Take the 2-minute tour ×
Stack Overflow is a question and answer site for professional and enthusiast programmers. It's 100% free, no registration required.

I found a peculiar behavior with my vim: It executes every diff command twice and I'm not sure why.

(I'm running this on Windows, I'm suspecting this has something to do with it.) As per the answer, it hasn't.

So I have this in my vimrc:

set diffexpr=MyDiff()

function! DoubleQuoteCond(s)
  return a:s =~ ' ' ? '"' . a:s . '"' : a:s

function! MyDiff()
   if &shell =~ '\<cmd'
    let prog = DoubleQuoteCond($VIMRUNTIME . '\diff')
    let prog = substitute($VIMRUNTIME, ' ', '" ', '') . '\diff')

  let opt = '-a --binary'
  if &diffopt =~ 'icase' | let opt .= ' -i' | endif
  if &diffopt =~ 'iwhite' | let opt .= ' -b' | endif

  let file1 = DoubleQuoteCond(v:fname_in)
  let file2 = DoubleQuoteCond(v:fname_new)
  let file3 = DoubleQuoteCond(v:fname_out)

  let cmdline = join([prog, opt, file1, file2, '>', file3], ' ')

  " no silent execute for debugging reasons
  execute '!' . cmdline 

Pretty simple function that builds a cmdline like this one:

"C:\Program Files\Vim\vim\diff" -a --binary C:\Temp\VIoCC20.tmp C:\Temp\VInCC21.tmp > C:\Temp\VIdCC22.tmp

Now this happens:

  • This cmdline is executed, a cmd window pops up, the file VIdCC22.tmp is created.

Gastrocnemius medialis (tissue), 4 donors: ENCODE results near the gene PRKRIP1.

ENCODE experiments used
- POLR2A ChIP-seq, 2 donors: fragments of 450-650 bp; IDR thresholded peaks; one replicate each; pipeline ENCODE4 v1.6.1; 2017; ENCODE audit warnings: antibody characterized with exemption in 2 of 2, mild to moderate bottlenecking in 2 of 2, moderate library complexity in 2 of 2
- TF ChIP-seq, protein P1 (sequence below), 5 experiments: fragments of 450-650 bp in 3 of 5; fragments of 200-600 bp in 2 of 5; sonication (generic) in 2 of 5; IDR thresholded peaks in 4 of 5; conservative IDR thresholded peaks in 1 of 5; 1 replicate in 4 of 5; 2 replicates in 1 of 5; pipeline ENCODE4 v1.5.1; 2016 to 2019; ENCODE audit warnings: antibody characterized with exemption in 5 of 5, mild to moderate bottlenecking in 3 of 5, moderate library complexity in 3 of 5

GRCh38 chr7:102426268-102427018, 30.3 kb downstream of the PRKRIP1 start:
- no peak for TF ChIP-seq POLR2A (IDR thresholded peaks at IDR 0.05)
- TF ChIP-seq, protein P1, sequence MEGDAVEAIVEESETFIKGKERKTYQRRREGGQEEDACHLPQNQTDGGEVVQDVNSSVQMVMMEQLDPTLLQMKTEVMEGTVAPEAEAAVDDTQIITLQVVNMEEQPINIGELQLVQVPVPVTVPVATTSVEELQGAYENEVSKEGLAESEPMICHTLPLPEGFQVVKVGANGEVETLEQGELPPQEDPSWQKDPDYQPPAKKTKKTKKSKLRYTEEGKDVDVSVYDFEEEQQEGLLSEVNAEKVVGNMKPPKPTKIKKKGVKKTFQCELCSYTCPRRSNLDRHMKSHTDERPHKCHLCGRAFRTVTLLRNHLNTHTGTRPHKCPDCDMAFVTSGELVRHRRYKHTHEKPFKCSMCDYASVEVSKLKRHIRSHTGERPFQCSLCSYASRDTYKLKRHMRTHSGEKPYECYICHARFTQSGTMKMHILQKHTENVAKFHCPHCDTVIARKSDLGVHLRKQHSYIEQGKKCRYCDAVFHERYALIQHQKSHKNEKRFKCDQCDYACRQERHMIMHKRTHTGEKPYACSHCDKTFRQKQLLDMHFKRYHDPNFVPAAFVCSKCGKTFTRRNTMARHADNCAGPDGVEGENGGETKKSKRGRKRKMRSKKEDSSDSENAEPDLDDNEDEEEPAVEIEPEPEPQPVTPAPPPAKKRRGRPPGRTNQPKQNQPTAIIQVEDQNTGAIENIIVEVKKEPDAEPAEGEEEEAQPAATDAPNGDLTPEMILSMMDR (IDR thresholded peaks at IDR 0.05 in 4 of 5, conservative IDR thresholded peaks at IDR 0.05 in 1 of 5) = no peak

Since it's no silent execute I have to press enter to continue.
  • Right after that vim executes the same again, as if MyDiff() was called twice.
  • Now vim picks up the diff output and displays it as expected.

When I set diffexpr to '' the diff shell command is executed only once.

Where does the second execution come from? What can I do to prevent it (other than not using a custom diffexpr, of course)?

share|improve this question

1 Answer 1

up vote 1 down vote accepted

When you set 'diffexpr'

Vim will do a test if the diff output looks alright.

(This is from :help E810.)

You cannot avoid this. However, you can check for the test, as Vim passes constant dummy file contents ("line1" and "line2", respectively), and short-circuit the external command execution in this case, like this:

\   getfsize(v:fname_in) <= 6 &&
\   getfsize(v:fname_new) <= 6 &&
\   readfile(v:fname_in, 0, 1)[0] ==# 'line1' &&
\   readfile(v:fname_new, 0, 1)[0] ==# 'line2'
share|improve this answer
Bummer! I've not looked at the contents of the files. How would I short-circuit the command execution? I mean, vim expects the output file to look a certain way, so I'd have to let it do its thing, wouldn't I? –  Tomalak Apr 8 '13 at 16:38
I've added an example implementation to my answer. –  Ingo Karkat Apr 9 '13 at 6:36
I suppose vim reads the contents of v:fname_out after the first invocation of MyDiff(), so not executing the test command will not help me. –  Tomalak Apr 9 '13 at 6:50
No, but you could fake the output (e.g. with writefile()) in a way that does not invoke your actual diff and therefore forces you to acknowledge with Enter. –  Ingo Karkat Apr 9 '13 at 7:04
Yes, I could do that. OTOH when I use silent execute I don't have to press enter, either. I've been using the diff feature for years but noticed this behavior only recently. I was just wondering where the second execution came from. Now that I understand it, I guess I will just leave it as it is. –  Tomalak Apr 9 '13 at 7:15

Your Answer


By posting your answer, you agree to the privacy policy and terms of service.

Not the answer you're looking for? Browse other questions tagged or ask your own question.